Aluminum Extrusion Features & Benefits
Aluminum’s inherent “green” features of recyclability and sustainability, coupled with its other unique attributes, makes aluminum a versatile material for many applications. But the exciting story of aluminum doesn’t stop there.
The ability to extrude aluminum into complex shapes (profiles) gives designers creative freedom. Where the environment, time, cost, and process repeatability are the important parameters, aluminum extrusions offer a material and process choice that is literally second to none for countless product applications.
Aluminum extrusions have continuously demonstrated to be superior in performance, reliability, and efficiency for a variety of markets–from consumer durables to transportation and from electronics to building and construction.
The recyclability options, combined with the processing of complex shapes and low tooling costs make aluminum extrusions the right choice for countless applications. Aluminum extrusions offer advantages unmatched by other materials and processes. Aluminum extrusions are:
Aluminum is about 1/3 the weight of iron, steel, copper or brass. This makes aluminum extrusions easier to handle, less expensive to ship, and an attractive material for use in applications where weight reduction is a priority, especially in transportation and other applications involving moving parts.
Aluminum extrusions can be made as strong as needed for most applications and, due to the nature of the extrusion process, the strength can be concentrated where it is really needed by including varying wall thicknesses and internal reinforcement in the profile design. Cold-weather applications are particularly well served by extrusions, as aluminum becomes stronger as temperatures fall.
Aluminum extrusions' unique combination of high strength and low weight makes them ideal for applications like aerospace, truck trailers, and bridges where load carrying is a key performance factor.
Aluminum combines strength with flexibility and can flex under loads or spring back from the shock of impact, leading to the use of aluminum extruded components in automotive crash management systems.
Aluminum extrusions offer excellent corrosion resistance because they do not rust, and the aluminum surface is protected by its own naturally occurring oxide layer. This protection can be further enhanced by anodizing or with other finishing processes.
Based on weight and overall cost, aluminum conducts heat and cold better than other common metals, making aluminum extrusion ideal for applications requiring heat exchangers or heat dissipation. Extruded aluminum’s flexibility allows designers to optimize heat dissipation in housings and other components.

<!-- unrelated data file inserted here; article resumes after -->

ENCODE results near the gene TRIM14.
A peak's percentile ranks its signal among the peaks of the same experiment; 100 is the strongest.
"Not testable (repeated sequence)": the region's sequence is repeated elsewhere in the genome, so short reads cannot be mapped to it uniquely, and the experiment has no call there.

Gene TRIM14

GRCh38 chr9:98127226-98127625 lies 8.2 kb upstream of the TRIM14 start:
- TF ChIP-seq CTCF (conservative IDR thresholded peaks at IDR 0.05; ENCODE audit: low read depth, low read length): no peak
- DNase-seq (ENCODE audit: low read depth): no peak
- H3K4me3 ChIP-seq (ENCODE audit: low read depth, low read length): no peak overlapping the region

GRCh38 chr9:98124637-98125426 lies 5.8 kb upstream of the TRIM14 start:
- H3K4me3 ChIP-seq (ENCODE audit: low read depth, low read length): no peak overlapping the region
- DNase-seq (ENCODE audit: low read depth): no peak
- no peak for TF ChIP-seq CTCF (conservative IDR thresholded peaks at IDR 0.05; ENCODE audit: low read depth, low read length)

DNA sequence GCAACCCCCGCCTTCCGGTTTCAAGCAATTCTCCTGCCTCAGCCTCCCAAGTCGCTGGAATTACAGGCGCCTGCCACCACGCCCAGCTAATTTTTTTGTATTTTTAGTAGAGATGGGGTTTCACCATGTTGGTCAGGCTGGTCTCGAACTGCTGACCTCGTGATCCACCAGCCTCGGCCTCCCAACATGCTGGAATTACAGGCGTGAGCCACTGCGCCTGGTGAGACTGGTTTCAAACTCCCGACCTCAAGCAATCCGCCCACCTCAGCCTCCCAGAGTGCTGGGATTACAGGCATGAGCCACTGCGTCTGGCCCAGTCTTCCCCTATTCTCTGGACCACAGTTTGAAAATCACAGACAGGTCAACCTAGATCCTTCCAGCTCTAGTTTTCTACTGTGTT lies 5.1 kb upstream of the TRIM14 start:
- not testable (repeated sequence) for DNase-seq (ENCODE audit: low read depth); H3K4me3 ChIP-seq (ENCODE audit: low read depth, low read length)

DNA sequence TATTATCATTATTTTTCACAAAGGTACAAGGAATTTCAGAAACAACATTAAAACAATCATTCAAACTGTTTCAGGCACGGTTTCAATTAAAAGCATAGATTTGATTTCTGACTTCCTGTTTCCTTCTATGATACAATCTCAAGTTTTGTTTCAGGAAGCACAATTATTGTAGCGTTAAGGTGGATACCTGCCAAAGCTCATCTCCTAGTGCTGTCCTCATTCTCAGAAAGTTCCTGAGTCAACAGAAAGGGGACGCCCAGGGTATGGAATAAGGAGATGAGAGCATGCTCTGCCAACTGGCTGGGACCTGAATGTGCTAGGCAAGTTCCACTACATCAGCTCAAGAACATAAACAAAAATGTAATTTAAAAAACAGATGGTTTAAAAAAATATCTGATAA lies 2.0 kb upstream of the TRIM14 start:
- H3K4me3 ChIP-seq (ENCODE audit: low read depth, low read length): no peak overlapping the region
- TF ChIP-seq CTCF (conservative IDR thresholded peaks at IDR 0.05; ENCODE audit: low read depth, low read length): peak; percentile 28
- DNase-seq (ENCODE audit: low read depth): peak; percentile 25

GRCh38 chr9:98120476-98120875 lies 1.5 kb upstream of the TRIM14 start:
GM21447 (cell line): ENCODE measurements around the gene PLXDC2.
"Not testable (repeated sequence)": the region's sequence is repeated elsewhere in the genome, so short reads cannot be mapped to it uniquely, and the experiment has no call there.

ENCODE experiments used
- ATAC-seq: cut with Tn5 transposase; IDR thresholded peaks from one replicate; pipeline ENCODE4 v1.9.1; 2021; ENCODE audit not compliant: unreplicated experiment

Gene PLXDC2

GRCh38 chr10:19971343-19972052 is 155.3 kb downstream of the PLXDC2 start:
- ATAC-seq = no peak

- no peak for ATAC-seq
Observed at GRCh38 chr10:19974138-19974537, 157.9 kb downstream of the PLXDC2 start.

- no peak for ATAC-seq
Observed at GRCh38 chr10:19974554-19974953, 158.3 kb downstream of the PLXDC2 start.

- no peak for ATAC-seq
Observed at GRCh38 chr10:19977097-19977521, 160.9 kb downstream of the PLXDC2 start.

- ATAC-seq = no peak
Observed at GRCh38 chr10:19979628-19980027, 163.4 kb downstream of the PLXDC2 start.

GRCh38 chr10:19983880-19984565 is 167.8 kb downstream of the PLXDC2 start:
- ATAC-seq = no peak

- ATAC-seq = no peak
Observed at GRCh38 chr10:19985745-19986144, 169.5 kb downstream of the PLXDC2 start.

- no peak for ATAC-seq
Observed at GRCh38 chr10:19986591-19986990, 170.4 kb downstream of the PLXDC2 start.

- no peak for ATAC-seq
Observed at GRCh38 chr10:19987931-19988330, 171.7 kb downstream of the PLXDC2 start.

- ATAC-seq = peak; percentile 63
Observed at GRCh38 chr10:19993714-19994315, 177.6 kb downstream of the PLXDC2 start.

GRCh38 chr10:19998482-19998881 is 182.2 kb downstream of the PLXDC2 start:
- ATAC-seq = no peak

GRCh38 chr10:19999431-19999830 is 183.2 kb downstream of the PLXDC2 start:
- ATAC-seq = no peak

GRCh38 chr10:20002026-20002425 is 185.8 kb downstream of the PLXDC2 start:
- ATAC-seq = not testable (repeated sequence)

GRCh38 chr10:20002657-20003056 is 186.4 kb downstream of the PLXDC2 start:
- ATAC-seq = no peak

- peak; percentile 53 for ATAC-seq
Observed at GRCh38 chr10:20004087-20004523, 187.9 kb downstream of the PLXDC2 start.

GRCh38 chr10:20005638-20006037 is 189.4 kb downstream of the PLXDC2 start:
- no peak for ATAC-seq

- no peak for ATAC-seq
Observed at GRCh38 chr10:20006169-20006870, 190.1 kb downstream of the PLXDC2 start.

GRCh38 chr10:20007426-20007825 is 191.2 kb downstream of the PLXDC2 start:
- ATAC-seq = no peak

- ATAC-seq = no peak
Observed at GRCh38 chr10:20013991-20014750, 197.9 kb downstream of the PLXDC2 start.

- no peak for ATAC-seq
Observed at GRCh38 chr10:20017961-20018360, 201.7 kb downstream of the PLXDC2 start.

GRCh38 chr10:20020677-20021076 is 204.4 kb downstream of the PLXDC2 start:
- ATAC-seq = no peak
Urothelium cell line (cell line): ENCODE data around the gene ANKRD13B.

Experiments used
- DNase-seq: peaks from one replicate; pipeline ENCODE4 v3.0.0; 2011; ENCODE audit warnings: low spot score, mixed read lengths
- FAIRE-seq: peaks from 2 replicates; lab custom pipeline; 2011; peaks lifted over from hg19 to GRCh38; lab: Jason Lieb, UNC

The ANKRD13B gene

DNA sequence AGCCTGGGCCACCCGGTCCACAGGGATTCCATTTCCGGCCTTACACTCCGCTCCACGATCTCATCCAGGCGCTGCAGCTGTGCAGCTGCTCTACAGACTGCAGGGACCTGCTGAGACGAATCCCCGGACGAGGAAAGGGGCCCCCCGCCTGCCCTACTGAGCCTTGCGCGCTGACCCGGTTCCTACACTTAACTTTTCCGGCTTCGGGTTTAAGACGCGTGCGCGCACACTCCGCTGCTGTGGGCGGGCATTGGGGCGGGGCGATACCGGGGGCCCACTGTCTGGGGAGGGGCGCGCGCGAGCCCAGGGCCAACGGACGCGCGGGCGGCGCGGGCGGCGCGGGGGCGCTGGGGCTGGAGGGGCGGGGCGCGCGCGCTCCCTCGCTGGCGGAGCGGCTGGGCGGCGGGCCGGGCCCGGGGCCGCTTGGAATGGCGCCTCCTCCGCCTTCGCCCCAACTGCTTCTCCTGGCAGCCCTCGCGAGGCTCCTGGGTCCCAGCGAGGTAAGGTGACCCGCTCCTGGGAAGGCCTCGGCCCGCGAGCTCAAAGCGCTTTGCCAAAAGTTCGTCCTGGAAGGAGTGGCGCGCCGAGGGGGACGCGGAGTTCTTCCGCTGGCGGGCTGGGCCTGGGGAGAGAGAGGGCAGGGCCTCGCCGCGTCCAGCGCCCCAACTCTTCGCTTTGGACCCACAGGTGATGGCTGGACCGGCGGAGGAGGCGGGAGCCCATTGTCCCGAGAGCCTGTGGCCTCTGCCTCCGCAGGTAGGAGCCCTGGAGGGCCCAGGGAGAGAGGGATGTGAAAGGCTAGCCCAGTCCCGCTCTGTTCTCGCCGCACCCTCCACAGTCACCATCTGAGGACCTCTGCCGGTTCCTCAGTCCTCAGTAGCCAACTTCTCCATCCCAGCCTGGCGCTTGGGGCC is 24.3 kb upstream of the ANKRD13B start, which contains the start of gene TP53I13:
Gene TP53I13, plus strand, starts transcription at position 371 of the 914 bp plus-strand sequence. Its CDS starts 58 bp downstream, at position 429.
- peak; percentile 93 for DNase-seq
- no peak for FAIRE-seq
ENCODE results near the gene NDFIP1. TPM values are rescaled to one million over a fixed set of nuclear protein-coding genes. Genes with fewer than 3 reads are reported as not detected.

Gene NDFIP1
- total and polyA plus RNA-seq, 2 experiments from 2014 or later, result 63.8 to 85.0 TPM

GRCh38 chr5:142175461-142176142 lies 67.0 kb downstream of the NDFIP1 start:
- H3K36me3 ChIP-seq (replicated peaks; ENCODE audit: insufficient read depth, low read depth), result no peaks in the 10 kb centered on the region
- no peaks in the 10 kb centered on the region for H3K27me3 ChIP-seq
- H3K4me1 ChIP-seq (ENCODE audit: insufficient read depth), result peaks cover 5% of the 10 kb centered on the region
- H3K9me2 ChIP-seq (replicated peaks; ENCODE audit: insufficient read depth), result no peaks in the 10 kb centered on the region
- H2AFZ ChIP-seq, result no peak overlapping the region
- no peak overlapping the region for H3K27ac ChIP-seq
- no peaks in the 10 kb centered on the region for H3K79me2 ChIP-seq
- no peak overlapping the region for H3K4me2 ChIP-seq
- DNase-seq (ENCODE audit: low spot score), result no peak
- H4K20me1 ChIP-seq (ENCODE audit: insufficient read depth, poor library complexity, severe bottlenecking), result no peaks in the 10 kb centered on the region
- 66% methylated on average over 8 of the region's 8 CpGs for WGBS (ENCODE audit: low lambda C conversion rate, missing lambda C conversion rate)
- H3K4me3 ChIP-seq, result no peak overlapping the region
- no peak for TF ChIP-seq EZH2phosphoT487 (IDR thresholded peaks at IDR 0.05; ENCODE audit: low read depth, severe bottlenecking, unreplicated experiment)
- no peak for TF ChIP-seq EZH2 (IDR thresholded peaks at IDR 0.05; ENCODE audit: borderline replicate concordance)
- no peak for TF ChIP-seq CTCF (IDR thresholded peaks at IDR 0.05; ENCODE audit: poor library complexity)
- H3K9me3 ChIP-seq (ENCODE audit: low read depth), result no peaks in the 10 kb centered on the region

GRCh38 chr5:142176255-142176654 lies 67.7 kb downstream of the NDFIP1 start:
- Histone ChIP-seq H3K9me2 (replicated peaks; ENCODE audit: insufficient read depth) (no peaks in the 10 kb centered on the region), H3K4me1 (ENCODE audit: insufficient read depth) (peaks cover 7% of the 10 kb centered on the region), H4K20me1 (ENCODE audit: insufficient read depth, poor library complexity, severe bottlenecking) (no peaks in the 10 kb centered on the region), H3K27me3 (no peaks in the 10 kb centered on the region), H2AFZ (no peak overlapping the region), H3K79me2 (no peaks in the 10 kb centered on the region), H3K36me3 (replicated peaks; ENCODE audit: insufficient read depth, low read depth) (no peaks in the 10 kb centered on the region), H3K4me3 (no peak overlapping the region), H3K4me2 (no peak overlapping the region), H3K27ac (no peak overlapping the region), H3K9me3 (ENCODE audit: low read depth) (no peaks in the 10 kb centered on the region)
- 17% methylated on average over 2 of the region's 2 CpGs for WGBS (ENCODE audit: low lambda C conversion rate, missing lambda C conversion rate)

Because aluminum is non-sparking, aluminum extrusions are well suited for applications involving explosive materials or taking place in highly flammable environments.
Pound-for-pound, aluminum is twice as conductive as copper, making extruded aluminum a cost-effective alternative for electrical connectors and bus bar distribution components.
As aluminum will not acquire a magnetic charge, extrusions from aluminum are useful in high-voltage applications and in electronics, where magnetic fields come into play.
Aluminum does not burn and even at extremely high temperatures does not produce toxic fumes.
Surface treatments can produce high reflectance on aluminum components, making aluminum extrusion attractive for lighting applications or for applications where it is desirable to shield areas from light, radio waves, or infrared radiation.
Complex shapes can be realized in one-piece extruded aluminum sections without having to rely on mechanical joining. The resultant profile is typically stronger than a comparable assembly, and less likely to loosen or leak over time.
While there are a variety of standard extrusion profiles available, the ability to design a profile to meet specific functional, aesthetic, and manufacturability objectives makes aluminum extrusions a preferred element in many product solutions.
Tooling for aluminum extrusion is relatively inexpensive (see material comparisons) with generally short lead times – facilitating rapid prototype development, testing, and product launch.
Effective design of aluminum extrusions can greatly simplify subsequent fabrication and assembly. There are a wide variety of fabrication processes that are routinely employed in the production of extrusion-based components and assemblies.
Aluminum can be recycled infinitely with no degradation in properties, and aluminum extrusions are often produced with high recycled content — without compromise to aesthetics or functionality. Further, extrusions' inherent properties of light weight, strength, and design flexibility leads to significant in-use benefit to the environment.
Aluminum is the most abundant mineral in the earth's crust, although it does not typically appear in its pure form in nature. Aluminum is derived from bauxite, a mineral mined in several parts of the world, and it was not until 1888 that an economically feasible process was developed for the commercial production of aluminum.
The mined bauxite is crushed and sprayed with water. Clay and silica are removed as by-products and the remaining bauxite is kiln-dried, mixed with soda ash and lime. The resulting mixture undergoes a number of processing steps before being heated in a calcinating kiln. The resultant material is alumina, a powdery chemical combination of oxygen and aluminum.
To yield the aluminum that provides the raw material for the extrusion process, alumina must go first through a smelting and then through an alloying process, during which minor quantities of alloying elements like copper, magnesium, silicon and manganese are added to create specific material properties.
ALUMINUM EXTRUSION MANUAL
191 pages of aluminum advantages, applications, sustainability, design tips, and more!